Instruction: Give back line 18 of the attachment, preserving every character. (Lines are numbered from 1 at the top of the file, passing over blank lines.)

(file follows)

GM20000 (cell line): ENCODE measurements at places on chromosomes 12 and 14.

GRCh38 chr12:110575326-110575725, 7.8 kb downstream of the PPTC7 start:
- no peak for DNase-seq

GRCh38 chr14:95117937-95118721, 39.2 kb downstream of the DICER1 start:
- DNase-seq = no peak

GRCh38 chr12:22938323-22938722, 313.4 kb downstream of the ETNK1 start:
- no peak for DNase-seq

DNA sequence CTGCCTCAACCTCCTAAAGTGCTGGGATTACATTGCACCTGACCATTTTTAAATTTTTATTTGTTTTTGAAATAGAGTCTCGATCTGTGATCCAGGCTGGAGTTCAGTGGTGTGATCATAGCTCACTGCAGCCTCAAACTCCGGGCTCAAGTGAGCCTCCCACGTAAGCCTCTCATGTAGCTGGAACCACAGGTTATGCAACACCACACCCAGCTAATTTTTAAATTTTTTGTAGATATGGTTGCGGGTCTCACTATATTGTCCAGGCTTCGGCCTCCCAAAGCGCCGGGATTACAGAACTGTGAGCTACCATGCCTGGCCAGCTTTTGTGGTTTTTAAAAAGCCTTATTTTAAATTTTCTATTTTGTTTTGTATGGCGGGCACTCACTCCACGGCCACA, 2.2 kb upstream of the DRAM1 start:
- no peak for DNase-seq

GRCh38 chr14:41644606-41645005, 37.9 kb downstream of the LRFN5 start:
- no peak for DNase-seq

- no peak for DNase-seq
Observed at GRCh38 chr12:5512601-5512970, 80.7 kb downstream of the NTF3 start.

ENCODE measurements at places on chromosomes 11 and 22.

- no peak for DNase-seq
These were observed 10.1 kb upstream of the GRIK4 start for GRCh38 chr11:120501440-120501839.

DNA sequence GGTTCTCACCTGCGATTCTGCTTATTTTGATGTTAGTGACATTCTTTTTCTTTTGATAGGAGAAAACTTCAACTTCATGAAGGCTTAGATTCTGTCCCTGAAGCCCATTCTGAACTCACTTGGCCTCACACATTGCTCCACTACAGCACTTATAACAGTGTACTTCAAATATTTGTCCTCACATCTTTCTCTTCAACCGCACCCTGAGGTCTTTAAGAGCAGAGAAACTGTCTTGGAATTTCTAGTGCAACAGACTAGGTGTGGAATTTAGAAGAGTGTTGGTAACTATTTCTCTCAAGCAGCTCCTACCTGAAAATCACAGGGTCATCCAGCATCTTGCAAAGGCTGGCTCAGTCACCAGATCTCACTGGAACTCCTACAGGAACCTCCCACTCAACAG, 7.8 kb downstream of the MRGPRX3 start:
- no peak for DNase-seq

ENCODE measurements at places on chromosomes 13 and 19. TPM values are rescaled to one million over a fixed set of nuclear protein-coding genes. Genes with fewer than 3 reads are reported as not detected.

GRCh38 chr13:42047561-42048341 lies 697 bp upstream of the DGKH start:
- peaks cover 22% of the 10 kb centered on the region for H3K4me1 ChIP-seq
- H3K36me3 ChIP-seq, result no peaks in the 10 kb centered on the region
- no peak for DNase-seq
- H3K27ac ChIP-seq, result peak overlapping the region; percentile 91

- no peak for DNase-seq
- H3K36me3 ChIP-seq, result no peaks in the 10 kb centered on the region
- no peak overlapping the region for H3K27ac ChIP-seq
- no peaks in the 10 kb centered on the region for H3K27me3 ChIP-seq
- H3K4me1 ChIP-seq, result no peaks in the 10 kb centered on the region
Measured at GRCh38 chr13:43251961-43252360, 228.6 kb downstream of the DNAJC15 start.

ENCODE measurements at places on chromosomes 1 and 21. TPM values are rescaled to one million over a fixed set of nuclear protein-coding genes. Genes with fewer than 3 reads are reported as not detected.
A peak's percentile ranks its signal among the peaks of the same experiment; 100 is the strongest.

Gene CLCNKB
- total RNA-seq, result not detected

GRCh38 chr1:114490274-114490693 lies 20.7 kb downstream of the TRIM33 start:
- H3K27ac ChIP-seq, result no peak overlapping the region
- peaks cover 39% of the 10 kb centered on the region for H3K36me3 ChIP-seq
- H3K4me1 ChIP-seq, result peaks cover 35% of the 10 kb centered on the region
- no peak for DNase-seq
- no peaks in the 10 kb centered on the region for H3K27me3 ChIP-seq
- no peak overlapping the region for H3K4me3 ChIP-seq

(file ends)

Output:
- no peak for DNase-seq